History and Pioneers of Halifax County



The northernmost part of Halifax County, North Carolina, is just six miles from the Virginia state border. About 60 miles long and twenty wide, it is roughly triangular in shape and contains 681 square miles, bisected by I-95. Starting at its uppermost point and continuing clockwise, it is bounded on the north and east by the Roanoke River, by a diagonal line running NE-SW it shares with Martin County, then by Fishing Creek on the south, and finally by a roughly north-south line shared with Warren County on the west.

The earliest settlers in this area will be found in the records of Albemarle County. In 1722 the Bertie precinct was formed, and ten years later efforts began to create Edgecombe County out of it. Two Episcopal church parishes existed: St. Mary's south of Fishing Creek, and Edgecombe Parish north of it. The latter is the geographic area which came to be known as Halifax County. In 1758 the present-day county was formed, and named in honor of Charles Montague, Earl of Halifax, and President of the British Board of Trade.

Modern-day cities and towns include Roanoke Rapids, Weldon, Littleton, Enfield, Halifax (the present county seat), and Scotland Neck. It is noteworthy that Enfield was the seat the judicial district including Northampton, Granville, and Edgecombe County, before Halifax was carved out of it.

Southward from Virginia, and westward from the coastal region, migration patterns aided in the early settlement of Halifax County. Many families established themselves and remained here, while multitudes passed through on their way to other counties and states. The first settlers made their homes on the Roanoke River, Conoconara Swamp, and Quanky Creek about 1723. Land grants of the Province of North Carolina and the Granville District of North Carolina, compiled works by Mrs. Margaret M. Hofmann, document ownership from the middle-seventeenth through the late eighteenth century in Halifax County and surrounding areas.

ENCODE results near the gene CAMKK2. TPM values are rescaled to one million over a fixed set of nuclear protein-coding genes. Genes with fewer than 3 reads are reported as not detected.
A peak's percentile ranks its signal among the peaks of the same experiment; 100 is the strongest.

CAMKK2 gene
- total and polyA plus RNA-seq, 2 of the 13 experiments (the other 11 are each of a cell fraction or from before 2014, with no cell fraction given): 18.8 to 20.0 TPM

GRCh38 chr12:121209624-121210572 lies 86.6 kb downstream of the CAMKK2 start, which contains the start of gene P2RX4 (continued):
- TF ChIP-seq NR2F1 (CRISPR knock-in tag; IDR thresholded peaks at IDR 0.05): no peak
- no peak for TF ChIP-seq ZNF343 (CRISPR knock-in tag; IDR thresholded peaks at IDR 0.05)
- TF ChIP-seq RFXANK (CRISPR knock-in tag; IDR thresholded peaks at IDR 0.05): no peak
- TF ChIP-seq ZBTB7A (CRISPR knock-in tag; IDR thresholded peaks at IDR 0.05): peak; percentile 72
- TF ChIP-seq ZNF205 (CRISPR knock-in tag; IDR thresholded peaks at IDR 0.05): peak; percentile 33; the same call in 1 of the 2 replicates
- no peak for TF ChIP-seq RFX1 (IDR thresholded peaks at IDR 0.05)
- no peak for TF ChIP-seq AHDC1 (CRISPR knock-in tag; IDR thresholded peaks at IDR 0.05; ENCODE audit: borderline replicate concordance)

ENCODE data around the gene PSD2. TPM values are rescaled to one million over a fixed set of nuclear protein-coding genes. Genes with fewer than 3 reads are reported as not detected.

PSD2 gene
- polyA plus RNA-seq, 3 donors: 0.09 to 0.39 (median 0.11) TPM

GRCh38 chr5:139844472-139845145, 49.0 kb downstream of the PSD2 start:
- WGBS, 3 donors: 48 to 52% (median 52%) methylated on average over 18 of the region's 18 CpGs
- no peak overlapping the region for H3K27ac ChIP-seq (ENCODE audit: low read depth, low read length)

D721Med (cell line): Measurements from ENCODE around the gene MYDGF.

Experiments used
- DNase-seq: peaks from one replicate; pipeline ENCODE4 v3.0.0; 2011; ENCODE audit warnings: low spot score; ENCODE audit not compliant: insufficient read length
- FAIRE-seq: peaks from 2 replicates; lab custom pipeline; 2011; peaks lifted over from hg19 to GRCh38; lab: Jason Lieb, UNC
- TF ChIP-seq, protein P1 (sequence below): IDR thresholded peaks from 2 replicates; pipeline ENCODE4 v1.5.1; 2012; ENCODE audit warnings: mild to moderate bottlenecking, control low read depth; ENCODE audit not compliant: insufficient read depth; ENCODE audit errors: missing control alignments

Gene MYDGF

Merely a footnote in some textbooks, the Halifax Resolves of April 12, 1776, enabled county residents to boast of being "First in Freedom." Just over two months later the Continental Congress acted on this resolution by the Province of North Carolina, and the rest, as they say, is history. The state government was organized in the town of Halifax in November of that eventful year, and most sessions of the North Carolina General Assembly met here until 1782.

Early pioneers and leading citizens include these men, most with families and many with slaves who helped them to achieve remarkable success in their efforts:


Adapted from History of Halifax County by W. C. Allen, 1918.
Contributed by Greg Young (previous county coordinator).





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